schema.  Hope this clears things up.  

> "Hide(Localize) Namespace vs Expose Namespace"
> ==============================================================
> Your "Camera.xml (namespaces hidden)" is wrong.
> ---------------------------------------
> <?xml version="1.0"?>
> <my:camera xmlns:my="http://www.camera.org"
>          xmlns:xsi="http://www.w3.org/2000/10/XMLSchema-instance"
>          xsi:schemaLocation=
>                    "http://www.camera.org
>                     Camera.xsd">
>     <body>
>         <description>Ergonomically designed casing for easy handling</description>
>     </body>
>     <lens>
>         <zoom>300mm</zoom>
>         <f-stop>1.2</f-stop>
>     </lens>
>     <manual_adapter>
>         <speed>1/10,000 sec to 100 sec</speed>
>     </manual_adapter>
> </my:camera>
> ---------------------------------------
> <body>,<lens>, and <manual_adapter> are right. They should be
> unqualified. But you still need to qualify <description>,<zoom>,<f-stop>
> and <speed> because they are global declarations.

Hmm, you seem to have a different copy than I have.  I just looked at
the web site and it defines the camera schema as:

    <xsd:element name="camera">
                 <xsd:element name="body" type="nikon:body"/>
                 <xsd:element name="lens" type="olympus:lens"/>
                 <xsd:element name="manual_adapter" 

The body, lens, and manual_adapter elements are all declared locally. 
Perhaps you could point me to where you see them declared globally?

> In fact, there is no reason to use elementFormDefault="unqualified". 
> As a best practice, you should state that 
> elementFormDefault="unqualified" is strongly discouraged.

For this issue we don't dictate a "Best Practice".  Rather, we point out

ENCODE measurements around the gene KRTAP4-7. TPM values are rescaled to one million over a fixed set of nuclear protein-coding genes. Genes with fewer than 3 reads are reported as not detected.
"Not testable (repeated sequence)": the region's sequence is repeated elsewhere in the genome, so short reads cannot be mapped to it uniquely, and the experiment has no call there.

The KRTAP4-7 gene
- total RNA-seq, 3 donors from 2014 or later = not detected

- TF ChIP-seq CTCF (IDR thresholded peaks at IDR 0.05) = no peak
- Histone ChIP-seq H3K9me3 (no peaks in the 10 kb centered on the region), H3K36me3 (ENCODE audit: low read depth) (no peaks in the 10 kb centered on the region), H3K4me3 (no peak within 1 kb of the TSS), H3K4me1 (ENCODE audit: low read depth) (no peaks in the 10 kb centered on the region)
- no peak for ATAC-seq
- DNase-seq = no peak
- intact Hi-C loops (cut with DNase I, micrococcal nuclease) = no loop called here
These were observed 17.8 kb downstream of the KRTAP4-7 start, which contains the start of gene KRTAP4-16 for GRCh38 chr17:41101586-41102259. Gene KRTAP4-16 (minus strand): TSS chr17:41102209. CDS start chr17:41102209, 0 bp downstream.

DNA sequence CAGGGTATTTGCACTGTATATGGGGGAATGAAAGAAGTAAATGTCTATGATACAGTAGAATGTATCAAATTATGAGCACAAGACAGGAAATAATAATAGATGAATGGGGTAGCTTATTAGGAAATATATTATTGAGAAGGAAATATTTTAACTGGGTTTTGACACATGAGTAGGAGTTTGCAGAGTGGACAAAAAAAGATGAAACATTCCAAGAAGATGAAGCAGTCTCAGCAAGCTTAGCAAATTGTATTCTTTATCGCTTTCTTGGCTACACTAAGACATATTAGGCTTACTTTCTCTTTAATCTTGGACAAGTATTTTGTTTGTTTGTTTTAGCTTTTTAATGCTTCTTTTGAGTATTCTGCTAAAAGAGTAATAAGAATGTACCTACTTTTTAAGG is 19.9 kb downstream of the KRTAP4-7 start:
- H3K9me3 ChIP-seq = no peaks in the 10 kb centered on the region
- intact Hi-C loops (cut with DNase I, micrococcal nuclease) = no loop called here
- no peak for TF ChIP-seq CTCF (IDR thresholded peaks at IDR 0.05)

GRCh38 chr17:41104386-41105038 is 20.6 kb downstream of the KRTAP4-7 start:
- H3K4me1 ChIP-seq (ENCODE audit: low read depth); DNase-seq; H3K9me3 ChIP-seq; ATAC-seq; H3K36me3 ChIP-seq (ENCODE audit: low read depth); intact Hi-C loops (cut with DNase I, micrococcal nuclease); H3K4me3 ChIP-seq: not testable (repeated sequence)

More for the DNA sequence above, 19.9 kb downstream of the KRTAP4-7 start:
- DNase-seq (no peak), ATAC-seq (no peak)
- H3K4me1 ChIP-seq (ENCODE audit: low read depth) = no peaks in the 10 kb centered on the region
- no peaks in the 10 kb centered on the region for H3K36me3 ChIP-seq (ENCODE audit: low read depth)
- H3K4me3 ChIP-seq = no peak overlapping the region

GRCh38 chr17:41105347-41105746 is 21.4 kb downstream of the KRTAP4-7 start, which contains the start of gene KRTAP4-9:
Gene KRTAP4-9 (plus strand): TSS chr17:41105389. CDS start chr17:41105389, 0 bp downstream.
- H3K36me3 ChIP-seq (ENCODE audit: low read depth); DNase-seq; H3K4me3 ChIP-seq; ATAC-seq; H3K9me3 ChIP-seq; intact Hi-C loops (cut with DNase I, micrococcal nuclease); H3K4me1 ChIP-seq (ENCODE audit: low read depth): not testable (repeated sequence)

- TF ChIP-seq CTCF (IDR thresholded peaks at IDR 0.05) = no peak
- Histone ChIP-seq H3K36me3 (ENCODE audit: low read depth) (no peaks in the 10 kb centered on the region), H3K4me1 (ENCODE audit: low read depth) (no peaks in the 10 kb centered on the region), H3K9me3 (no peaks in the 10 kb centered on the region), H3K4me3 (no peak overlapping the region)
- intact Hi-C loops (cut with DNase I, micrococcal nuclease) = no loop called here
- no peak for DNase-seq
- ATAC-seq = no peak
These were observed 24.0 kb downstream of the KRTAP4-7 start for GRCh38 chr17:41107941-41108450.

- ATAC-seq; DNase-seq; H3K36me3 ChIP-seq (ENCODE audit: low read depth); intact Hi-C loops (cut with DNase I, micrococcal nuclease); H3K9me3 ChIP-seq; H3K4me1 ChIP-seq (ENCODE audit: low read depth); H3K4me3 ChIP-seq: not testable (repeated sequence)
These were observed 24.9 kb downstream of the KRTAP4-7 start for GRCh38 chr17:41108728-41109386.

the pros and cons of each approach.  Each approach has scenarios for
which it is preferred, as we describe in the online document.  
> Multi-Schema Project: Zero, One, or Many Namespaces?
> ==============================================================
> First, you can redefine any components in any namespace. You just need
> one extra layer if you want to redefine components in the other
> namespace.

Yes, you are correct.  I have been planning on putting this in but
haven't gotten around to it.  Thanks for reminding me.

> And it seems to me that your analysis misses the most important point;
> namely, reusability of instance documents.  By saying chameleon schema
> is a preferable approach, you end up creating instances like
> <foo xmlns="companyA">
>   <department>
>     <person>
>       <first> Joe </first>
>       <last> Black </last>
>     </person>
>   </department>
> </foo>
> <foo xmlns="companyB">
>   <department>
>     <person>
>       <first> George </first>
>       <last> Bush </last>
>     </person>
>   </department>
> </foo>
> How can others recognize that person elements have the same semantics?

No, they don't have the same semantics (assuming targetNamespace
provides a level of semantics to components within it).  The whole point
is that Chameleon components can have multiple semantics.  That's the
power of Chameleon components!

> Creating Variable Content Container Elements
> ==============================================================
> In "advantages" of method 1, you wrote
> >    <Catalogue>
> >         <Book> ... </Book>
> >         <CD> ... </CD>
> >         <Magazine> ... </Magazine>
> >         <Book> ... </Book>
> >    </Catalogue>
> But you can't do this. You will do <CD:CD> ... </CD:CD>. 

Yes, you are correct. I was somewhat loose in the description.  I will
change it to be more precise.  Thanks.

Thanks again for all your comments!   /Roger